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How good is the LG G4 camera? A real-world evaluation

JR Raphael | May 11, 2015
It's been a long time coming, but top-notch photography is finally making its way to Android phones.

Once you get into the Camera app, though, the interface is fantastic. By default, the app uses an Auto mode that gives you a shutter button on the bottom (or side, depending on how you're holding the phone) and a small handful of options at the top (or alternate side). All you do is tap anywhere on the screen to set the focus (if you want to override the system's auto-focus choices) and then press the shutter button to capture a picture. You can manually activate HDR, too, though in theory it should automatically activate on its own when appropriate.

By default, the LG G4 uses Auto mode, which lets you tap to focus.

You can also opt to use an even more pared-down Simple mode, which turns the entire screen into a giant viewfinder and lets you simply tap anywhere on the display to simultaneously focus and snap a photo. You can pinch to zoom in or out — and that's about it. If you're like most folks and don't plan to spend much time messing with settings, this mode is probably the way to go; capturing a photo can't get much easier. (The only caveat is that the mode appears to have no way to take a video — a strange and unfortunate omission.)

In Simple mode, the LG G4 becomes a basic point-and-shoot camera.

And last but not least, if you're feeling particularly ambitious and know your way around camera configurations, you can switch the G4 into Manual mode — which, like the manual modes on other Android phones, gives you complete control over advanced settings like white balance, focus, shutter speed and ISO. It also allows you to save photos in the editing-friendly RAW format, if you're a photo expert and want that kind of granular processing ability.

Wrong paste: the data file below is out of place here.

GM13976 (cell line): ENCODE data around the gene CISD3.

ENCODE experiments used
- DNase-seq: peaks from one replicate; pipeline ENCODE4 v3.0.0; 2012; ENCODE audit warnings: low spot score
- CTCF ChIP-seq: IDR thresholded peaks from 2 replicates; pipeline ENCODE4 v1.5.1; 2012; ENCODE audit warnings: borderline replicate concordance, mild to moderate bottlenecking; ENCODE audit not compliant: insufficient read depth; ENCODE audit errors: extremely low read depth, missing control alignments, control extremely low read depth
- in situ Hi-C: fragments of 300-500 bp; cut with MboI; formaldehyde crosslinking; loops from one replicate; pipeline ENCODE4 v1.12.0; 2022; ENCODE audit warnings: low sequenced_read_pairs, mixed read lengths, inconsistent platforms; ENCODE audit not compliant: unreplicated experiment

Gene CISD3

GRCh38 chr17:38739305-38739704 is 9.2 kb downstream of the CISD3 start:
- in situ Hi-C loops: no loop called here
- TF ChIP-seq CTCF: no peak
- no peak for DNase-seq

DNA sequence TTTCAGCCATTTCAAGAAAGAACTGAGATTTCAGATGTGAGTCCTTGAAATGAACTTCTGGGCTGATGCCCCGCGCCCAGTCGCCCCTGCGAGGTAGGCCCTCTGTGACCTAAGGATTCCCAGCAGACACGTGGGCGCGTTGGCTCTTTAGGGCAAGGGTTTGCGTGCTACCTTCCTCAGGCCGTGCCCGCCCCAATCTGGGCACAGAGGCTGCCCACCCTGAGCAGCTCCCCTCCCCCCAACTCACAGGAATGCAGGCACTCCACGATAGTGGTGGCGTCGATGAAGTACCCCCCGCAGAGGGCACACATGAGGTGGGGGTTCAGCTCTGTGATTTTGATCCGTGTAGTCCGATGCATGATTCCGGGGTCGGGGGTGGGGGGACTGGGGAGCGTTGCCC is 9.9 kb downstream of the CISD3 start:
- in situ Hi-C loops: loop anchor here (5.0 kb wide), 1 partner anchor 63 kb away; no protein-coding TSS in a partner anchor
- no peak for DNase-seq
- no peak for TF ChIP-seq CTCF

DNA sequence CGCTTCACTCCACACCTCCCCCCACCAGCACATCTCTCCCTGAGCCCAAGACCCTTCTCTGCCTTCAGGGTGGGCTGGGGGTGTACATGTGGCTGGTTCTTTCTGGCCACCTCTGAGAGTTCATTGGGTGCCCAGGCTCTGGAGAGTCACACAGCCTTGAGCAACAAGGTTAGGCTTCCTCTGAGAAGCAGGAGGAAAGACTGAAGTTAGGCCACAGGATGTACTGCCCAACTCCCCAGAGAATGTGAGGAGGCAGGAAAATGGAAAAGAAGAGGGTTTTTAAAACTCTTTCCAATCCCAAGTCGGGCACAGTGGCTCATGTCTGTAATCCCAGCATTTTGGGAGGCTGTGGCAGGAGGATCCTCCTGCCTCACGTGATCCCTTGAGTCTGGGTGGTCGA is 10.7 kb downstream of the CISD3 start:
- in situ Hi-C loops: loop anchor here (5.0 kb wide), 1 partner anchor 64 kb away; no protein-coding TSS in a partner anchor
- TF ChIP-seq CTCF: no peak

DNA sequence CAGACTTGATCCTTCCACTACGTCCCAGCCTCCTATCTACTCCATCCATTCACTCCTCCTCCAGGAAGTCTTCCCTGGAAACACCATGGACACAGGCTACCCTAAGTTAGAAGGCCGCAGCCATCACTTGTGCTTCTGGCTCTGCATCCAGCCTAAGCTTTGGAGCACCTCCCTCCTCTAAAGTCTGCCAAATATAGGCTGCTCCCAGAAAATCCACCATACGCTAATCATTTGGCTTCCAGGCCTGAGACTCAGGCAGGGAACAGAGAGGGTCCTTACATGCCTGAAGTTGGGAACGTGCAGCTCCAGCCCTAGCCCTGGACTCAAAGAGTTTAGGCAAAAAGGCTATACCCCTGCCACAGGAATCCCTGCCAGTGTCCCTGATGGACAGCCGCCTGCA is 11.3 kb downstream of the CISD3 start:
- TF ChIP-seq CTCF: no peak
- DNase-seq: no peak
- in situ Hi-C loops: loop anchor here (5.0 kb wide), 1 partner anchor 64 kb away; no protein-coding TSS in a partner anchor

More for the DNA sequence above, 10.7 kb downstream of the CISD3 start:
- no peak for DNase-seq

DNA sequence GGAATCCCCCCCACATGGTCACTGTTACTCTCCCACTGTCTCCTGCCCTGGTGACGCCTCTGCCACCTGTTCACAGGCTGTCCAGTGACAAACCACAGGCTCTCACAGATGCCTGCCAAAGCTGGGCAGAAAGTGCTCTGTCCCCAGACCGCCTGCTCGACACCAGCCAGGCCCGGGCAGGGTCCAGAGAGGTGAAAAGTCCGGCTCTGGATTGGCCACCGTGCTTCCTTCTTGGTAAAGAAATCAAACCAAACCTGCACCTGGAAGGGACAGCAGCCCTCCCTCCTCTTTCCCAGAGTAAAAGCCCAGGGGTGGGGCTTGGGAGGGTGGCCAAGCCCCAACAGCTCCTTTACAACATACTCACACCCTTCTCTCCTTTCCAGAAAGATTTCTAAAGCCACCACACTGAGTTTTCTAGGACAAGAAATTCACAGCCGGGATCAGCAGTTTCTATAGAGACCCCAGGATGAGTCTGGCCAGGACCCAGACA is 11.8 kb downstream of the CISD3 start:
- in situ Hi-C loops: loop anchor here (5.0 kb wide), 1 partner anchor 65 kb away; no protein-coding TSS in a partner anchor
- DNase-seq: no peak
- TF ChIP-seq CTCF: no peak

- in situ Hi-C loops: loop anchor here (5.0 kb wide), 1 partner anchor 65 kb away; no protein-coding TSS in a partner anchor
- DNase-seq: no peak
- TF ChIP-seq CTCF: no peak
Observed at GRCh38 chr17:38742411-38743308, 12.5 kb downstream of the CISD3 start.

Photographers and experts will want to try Manual mode, which gives complete control over camera settings.

Regardless of which mode I used, I found shutter speed on the G4 to be generally pretty fast, though not instantaneous. In fact, it occasionally got perplexingly poky, like when the lighting wasn't great or I manually activated HDR. In those instances, a solid few seconds sometimes passed from when I pressed the shutter button to when the photo was actually captured, which made it hard to know when it was safe to move my phone without messing up the shot. But more often than not, it wasn't an issue.

By the way, if you ever feel like playing paparazzi, the G4 has the now-standard option in which you can hold down the shutter button (in anything but Simple mode) to take a series of rapid-style photos in close succession.

 

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